Picture this . . .
| Tuesday, February 5, 2013
It’s 1:43 . . . about six minutes and 42 seconds are all that stand between you and an angry physics professor . . . and you haven’t eaten. Your only options seem to be to starve or fail the physics lab. Luckily, you remember Grab ‘n Go and you go on to enjoy a PB&J while excelling in advanced astrophysics.
Grab ‘n Go offers students a fantastic service. You’re busy, the University gets that, so they make available this awesome food option. Unfortunately, I, your green reality check, am here to tell you that you’re taking advantage of their hospitality. I’m talking to you, Mr. ham-sandwich-sitting-on-your-futon. Grab ‘n Go is for students in a rush, not to replace the dining halls.
As MGMT says, “Control yourself, take only what you neeeeeeed.” Seven points might not feel like enough when you’re back from a 2 p.m. exam and need comfort food, but it’s actually a lot of food. If you’re just hungry for a sandwich, don’t feel like you have to get two. It’s never fun to find a 14-day-old banana hidden in a bag on your desk. Monkeys everywhere will mourn its loss.
On an average day, 1,400 students use Grab ‘n Go, and my good friends at the California Energy Commission tell me that one tree can produce up to 700 paper bags. That means, if every student going through Grab ‘n Go put their food in a paper bag, we would consume two trees every day! Imagine a world in which everyone put their food directly in their backpack. Not only does this world liberate hands everywhere from the oppression of paper bags, but it’s also a world in which we save over 300 trees a year.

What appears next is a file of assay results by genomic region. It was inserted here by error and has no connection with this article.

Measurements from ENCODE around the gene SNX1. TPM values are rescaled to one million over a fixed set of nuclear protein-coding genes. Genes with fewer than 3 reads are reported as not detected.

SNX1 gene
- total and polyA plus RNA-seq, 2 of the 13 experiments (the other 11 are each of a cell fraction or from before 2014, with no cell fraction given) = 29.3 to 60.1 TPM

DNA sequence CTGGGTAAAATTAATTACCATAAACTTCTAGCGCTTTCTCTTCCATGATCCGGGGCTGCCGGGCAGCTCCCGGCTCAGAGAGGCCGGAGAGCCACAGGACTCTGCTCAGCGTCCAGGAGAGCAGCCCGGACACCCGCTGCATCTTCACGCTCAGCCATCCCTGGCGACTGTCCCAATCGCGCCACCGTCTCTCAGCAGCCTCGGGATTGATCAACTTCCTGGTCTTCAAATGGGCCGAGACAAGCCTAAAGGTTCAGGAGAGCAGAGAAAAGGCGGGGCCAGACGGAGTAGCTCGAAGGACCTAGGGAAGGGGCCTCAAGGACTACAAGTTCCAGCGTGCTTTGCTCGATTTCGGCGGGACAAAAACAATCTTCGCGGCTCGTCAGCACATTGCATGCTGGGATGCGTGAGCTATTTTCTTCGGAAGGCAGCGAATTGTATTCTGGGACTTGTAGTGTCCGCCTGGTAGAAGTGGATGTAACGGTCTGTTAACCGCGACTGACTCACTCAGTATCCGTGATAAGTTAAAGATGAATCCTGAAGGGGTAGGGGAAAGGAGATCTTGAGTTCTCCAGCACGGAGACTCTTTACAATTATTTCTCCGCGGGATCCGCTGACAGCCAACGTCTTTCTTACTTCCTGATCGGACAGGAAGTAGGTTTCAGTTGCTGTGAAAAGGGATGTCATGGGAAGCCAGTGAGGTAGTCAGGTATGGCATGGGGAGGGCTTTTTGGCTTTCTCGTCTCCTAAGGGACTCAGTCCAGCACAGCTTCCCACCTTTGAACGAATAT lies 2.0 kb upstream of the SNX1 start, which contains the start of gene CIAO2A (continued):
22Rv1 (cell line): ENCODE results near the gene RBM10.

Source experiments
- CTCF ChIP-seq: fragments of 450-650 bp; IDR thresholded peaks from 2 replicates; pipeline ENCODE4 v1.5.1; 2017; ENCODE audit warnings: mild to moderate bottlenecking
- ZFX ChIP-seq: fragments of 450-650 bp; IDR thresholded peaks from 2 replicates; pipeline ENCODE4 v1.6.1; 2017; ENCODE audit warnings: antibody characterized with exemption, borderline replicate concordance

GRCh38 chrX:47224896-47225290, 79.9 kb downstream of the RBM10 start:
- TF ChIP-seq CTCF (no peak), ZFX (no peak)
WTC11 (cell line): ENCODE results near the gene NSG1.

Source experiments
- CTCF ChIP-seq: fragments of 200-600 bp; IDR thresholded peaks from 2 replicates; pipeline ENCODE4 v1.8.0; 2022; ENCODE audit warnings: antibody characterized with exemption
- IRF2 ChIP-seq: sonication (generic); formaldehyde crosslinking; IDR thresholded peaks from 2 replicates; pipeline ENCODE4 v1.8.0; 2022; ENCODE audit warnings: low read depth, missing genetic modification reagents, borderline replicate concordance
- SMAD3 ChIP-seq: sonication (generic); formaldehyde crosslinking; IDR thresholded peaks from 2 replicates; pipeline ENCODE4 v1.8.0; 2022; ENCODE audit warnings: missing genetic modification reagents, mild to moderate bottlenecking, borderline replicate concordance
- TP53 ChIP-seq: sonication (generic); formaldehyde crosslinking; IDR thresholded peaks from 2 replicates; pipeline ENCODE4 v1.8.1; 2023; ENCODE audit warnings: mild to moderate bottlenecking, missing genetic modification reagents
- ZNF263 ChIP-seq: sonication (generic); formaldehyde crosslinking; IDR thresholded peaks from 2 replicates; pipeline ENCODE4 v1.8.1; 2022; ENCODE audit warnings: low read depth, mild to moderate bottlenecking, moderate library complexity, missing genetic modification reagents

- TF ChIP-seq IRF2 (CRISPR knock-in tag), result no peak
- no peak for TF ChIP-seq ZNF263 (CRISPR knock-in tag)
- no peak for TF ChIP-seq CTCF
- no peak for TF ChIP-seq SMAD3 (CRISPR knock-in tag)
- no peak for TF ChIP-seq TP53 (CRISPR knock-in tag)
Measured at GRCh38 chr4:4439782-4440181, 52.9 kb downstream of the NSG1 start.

Bags aren’t the only waste associated with Grab ‘n Go. Grab ‘n Go has to package everything separately, and this makes it more difficult to minimize your footprint. Dumping an unpackaged PB&J in your book bag is a bad idea. We’re talking “Jack and Jill” starring Adam Sandler and Adam Sandler bad. Personally, I do my best by getting a banana instead of chips. This might seem like a sacrifice to the Triple Cheese Vintners lovers out there, but I like to think of it as an upgrade. Plus, bananas fit so conveniently in the hand.
The final step to minimize your G&G footprint is to minimize your use of it. Think about your local license bureau. I know you don’t make casual trips there just to hang out. No, you avoid it like the plague unless it’s your 16th or 21st birthday! The University doesn’t want you grabbing ‘n going every day either. According to Marc Poklinkowski, general manager of South Dining Hall, “students having meals together in the dining hall is an important part of their experience at Notre Dame.”
Grab ‘n Go has always been viewed as an alternative for students to use when necessary, not as a meal replacement.” So go be social! Only two percent of students Grab ‘n Go for dinner. So, if you decide to skip out on the dining hall, chances are you’re going to miss out on that cute guy or gal that always eats at 5:43. Who knows? You might even find me in the dining hall, especially on eggplant parmesan days, unless, of course, it’s a sunny day and I can photosynthesize.
Email your predicaments to The GreenMan at firstname.lastname@example.org and let him answer you with a sustainable twist. The GreenMan will be here every other week to provide you with insights you never knew you were missing out on until now.
The views expressed in this column are those of the author and not necessarily those of The Observer.